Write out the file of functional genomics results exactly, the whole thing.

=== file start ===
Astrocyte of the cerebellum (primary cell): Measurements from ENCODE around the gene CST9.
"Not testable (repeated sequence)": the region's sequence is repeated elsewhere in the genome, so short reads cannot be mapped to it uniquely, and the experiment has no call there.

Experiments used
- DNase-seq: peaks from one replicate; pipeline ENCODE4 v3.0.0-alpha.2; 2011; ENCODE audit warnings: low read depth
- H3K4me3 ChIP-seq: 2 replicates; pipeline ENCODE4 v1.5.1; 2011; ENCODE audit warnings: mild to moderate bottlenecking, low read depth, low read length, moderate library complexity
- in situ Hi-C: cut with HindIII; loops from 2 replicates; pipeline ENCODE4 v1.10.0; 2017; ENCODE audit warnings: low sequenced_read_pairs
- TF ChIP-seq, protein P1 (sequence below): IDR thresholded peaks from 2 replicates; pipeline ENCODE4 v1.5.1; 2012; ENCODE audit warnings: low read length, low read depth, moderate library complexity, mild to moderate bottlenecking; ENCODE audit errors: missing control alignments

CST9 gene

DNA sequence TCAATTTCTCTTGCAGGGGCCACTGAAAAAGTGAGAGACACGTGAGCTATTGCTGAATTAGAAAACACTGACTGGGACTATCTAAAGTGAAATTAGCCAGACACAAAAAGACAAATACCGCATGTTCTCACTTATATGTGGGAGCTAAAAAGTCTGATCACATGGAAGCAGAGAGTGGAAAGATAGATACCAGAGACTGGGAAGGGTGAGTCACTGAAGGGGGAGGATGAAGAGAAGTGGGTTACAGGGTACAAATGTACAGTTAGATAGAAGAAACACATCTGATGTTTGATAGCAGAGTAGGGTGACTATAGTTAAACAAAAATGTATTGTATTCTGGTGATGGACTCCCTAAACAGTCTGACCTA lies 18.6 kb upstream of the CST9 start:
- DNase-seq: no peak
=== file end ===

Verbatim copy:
Astrocyte of the cerebellum (primary cell): Measurements from ENCODE around the gene CST9.
"Not testable (repeated sequence)": the region's sequence is repeated elsewhere in the genome, so short reads cannot be mapped to it uniquely, and the experiment has no call there.

Experiments used
- DNase-seq: peaks from one replicate; pipeline ENCODE4 v3.0.0-alpha.2; 2011; ENCODE audit warnings: low read depth
- H3K4me3 ChIP-seq: 2 replicates; pipeline ENCODE4 v1.5.1; 2011; ENCODE audit warnings: mild to moderate bottlenecking, low read depth, low read length, moderate library complexity
- in situ Hi-C: cut with HindIII; loops from 2 replicates; pipeline ENCODE4 v1.10.0; 2017; ENCODE audit warnings: low sequenced_read_pairs
- TF ChIP-seq, protein P1 (sequence below): IDR thresholded peaks from 2 replicates; pipeline ENCODE4 v1.5.1; 2012; ENCODE audit warnings: low read length, low read depth, moderate library complexity, mild to moderate bottlenecking; ENCODE audit errors: missing control alignments

CST9 gene

DNA sequence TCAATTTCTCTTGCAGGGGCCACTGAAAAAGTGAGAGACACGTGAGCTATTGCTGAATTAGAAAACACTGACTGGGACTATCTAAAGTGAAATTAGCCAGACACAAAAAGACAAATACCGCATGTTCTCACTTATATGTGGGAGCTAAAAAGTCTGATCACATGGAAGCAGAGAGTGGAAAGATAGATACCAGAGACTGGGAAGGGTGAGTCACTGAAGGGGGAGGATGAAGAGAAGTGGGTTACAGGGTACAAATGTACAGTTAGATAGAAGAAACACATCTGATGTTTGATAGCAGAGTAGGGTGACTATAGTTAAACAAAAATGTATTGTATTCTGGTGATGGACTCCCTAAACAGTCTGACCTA lies 18.6 kb upstream of the CST9 start:
- DNase-seq: no peak